To be nominated, a form must be completed and submitted no later than the last day of January every year, and the ceremony takes place February 25.
The eligibility requirements are as follows:
- All Black-identifying professionals substantially engaged with the Black community in Canada are eligible to be nominated for the above award.
- Nominations for awards may be submitted by any individual, as long as the nominee meets the nomination criteria.
- You may nominate more than one individual for this award. Please use one form for each individual nominated.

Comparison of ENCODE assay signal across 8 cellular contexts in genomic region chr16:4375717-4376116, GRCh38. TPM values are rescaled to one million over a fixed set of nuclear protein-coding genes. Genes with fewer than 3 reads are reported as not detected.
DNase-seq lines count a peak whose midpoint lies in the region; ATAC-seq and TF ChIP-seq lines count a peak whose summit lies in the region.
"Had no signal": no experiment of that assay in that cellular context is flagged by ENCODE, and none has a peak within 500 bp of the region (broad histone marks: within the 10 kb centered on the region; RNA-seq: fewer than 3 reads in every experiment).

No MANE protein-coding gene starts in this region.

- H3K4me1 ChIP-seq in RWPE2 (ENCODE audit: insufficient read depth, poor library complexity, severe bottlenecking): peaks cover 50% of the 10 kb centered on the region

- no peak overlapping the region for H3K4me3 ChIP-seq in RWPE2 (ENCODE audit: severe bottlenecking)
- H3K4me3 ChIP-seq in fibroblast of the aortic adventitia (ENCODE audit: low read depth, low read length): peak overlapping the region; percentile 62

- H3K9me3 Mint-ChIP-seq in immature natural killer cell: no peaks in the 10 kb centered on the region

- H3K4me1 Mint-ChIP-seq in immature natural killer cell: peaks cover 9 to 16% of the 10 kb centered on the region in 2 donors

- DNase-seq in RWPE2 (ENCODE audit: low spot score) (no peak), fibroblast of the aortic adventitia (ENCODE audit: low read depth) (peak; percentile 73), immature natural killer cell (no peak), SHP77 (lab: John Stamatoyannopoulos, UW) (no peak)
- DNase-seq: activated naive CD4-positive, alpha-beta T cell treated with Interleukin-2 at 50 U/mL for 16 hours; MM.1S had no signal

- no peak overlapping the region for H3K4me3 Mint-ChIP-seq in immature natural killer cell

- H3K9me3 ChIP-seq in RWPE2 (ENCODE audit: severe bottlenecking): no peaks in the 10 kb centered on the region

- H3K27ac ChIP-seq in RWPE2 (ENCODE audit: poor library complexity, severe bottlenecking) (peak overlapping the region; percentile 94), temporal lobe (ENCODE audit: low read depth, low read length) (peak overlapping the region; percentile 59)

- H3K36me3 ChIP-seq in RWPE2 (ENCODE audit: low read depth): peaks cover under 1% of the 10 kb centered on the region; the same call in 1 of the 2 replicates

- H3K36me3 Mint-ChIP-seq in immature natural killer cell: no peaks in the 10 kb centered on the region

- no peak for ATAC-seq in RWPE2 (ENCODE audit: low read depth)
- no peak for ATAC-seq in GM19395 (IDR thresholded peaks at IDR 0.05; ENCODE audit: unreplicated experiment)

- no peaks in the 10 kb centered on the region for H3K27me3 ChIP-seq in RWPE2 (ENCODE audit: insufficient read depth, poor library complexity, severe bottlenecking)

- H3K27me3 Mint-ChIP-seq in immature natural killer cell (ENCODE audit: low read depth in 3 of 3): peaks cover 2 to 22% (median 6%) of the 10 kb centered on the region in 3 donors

- A short narrative explaining the reasons for your nomination is required.
For more information on BLSA Osgoode, or to be kept up to date on their events and any applications, see their contact list below:
Email | BLSA@osgoode.yorku.ca
Twitter | @blsaosgoode
Instagram | @osgoodeblsa
LinkedIn | Black Law Students’ Association of Osgoode
Priscilla Wiredu is a writer for this year’s Black Voice project. An alumni of York University, she graduated with Honors where she studied Social Sciences. She then went on to get an Ontario Graduate certificate in Creative Writing from the Humber School for Writers, and a college certificate in Legal Office Administration at Seneca College. She is currently studying for the LSAT in hopes of going to law school. Her main goal as a Black Voices writer is to ensure Black issues and Black Pride are enunciated through her works.